And some other gorgeous people who have encouraged, supported, promoted, got excited or just listened; Erin McEwan, Lisa Dickenson, Jaimie Admans, Jack Croxall, Dan Thompson, Sharon Wilden, Kelly Rufus, Pernille Hughes, Rosie Blake, Simona Elena, Katey Beeden, Maryline, Jo Hurst, Dawn Crooks, Jenny Marston, Kim Nash, Laura Delve, Janet Emson, Pat Elliott, Agi, Becca, Alba, Ana, Jess Bickerton, Kate Gordon, Kiri Mills, Louise Wykes, Stacey Hargreaves, Maggie Woodward, Trish H, Jac and Mark Rumsey, Jodie and James Brown, Arron Davenport and Keith Barrow (for your brilliant proposal video).
To all those involved in the blog tour and cover reveal. To anyone who has read my book and taken the time to tell me you’ve enjoyed it or wrote a review, thank you so much.
To the wonderful supportive Carina authors, you guys are the very best.
And finally to all at Carina who have helped to bring this book to publication, my wonderful editor Lucy Gilmour, for making the book so much better, the digital team, Anna and the design team for this incredible cover and anyone else there who has helped to make this book a reality.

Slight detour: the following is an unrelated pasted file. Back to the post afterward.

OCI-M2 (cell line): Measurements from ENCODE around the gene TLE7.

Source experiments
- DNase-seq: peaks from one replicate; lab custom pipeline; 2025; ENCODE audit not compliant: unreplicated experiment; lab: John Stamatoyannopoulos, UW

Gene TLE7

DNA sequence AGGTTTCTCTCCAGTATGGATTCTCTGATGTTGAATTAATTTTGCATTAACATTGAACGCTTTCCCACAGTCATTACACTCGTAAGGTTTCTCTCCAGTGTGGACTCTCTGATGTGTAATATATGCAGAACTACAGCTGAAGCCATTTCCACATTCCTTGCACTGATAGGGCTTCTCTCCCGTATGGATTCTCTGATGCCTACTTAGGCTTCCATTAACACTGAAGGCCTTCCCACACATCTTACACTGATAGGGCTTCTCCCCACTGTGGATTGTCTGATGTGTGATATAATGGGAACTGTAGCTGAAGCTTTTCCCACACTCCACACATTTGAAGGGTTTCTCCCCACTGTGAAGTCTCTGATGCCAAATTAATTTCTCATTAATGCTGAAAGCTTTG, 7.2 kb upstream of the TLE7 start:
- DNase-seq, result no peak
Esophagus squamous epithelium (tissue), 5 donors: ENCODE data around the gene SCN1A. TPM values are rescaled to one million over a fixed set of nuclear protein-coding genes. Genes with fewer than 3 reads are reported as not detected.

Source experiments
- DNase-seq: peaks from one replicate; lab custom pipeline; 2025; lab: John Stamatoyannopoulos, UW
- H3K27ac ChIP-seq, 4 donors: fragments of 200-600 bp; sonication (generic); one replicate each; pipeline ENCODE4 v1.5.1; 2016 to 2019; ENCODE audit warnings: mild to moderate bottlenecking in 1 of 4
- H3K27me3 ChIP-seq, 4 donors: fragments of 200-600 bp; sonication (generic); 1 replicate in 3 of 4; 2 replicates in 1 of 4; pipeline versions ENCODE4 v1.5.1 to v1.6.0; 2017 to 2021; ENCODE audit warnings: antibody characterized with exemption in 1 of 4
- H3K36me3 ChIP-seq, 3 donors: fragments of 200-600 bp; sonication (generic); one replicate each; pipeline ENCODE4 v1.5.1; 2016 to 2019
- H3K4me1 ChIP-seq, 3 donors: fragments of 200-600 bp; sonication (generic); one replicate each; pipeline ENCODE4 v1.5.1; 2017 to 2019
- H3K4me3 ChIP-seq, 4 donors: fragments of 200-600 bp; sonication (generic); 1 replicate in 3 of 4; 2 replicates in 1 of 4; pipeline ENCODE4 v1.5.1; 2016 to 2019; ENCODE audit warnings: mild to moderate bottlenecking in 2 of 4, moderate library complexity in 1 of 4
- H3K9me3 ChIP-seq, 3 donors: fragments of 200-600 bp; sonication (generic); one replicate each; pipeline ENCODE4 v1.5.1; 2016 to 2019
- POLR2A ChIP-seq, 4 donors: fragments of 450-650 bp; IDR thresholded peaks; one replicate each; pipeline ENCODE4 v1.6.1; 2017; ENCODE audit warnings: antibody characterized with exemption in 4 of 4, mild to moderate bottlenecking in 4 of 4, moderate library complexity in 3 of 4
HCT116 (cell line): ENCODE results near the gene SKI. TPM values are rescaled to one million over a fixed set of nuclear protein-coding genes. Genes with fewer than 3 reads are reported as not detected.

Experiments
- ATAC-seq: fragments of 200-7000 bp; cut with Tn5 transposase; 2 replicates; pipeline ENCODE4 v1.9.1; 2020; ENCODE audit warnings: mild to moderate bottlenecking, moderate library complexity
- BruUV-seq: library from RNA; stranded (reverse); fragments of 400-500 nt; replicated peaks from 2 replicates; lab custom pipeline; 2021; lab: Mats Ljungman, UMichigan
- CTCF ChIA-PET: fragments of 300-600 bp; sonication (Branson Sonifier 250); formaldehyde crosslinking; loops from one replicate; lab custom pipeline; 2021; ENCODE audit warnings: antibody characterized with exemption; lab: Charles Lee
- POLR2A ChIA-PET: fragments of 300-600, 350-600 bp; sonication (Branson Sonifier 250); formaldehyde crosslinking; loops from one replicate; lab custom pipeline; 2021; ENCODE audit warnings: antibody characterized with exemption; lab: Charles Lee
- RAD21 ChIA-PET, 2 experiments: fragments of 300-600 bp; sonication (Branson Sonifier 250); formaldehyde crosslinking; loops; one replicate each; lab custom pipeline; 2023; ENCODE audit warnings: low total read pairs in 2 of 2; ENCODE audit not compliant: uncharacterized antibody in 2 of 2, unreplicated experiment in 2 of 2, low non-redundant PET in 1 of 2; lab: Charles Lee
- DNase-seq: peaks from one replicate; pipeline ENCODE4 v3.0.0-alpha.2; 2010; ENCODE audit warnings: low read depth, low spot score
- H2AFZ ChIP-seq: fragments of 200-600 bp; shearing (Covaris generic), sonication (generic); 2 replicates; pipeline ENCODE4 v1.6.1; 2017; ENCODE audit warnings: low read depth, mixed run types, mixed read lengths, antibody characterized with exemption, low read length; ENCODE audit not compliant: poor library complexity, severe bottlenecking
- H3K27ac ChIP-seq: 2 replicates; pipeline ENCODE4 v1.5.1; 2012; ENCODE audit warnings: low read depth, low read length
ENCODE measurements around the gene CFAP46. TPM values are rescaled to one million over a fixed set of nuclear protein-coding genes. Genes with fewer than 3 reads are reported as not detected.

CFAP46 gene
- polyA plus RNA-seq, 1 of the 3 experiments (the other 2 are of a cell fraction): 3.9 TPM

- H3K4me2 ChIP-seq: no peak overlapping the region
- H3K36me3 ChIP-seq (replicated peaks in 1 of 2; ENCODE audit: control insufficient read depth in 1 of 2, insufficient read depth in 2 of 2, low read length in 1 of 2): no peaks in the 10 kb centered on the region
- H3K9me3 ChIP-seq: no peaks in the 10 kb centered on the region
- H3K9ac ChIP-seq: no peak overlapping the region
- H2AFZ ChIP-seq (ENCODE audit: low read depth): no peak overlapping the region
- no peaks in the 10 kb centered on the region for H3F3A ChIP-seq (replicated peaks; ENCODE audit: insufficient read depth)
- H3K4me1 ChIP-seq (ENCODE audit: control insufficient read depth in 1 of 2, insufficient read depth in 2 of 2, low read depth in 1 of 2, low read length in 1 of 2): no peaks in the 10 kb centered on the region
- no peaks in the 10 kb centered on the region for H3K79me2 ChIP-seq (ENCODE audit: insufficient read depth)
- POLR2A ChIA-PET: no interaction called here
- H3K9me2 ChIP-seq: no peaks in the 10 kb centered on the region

Thank you, I love you all.
For my Mom
For the gorgeous Gosling Girls
One Hundred Proposals
‘Ok, you can open your eyes now,’ Harry said.
I blinked in the gloom of the cave. Moonlight tumbled through the opening above us, reflecting off the waterfall as it cascaded into the pool below. We had been in Australia for just a few days but I knew it would never cease to amaze me. Dancing in the pockets of the cave walls were hundreds of fireflies, sparkling like fairy lights.
Nothing could have prepared me for what happened next.
The fireflies started to gather together and slowly a shape was formed. I frowned in confusion and then within seconds the words, ‘Suzie, Marry Me,’ stood proud against the cave walls, written by the fireflies.
I whirled round to face Harry in shock. ‘How did you do that?’ I looked back at the fireflies, not wanting to miss anything. Would they perhaps move to form the lyrics of my favourite song? Were they super trained fireflies and in a minute they’d all whip out their mini cheerleader pom-poms and start some kind of dance where they would balance precariously on each other’s backs?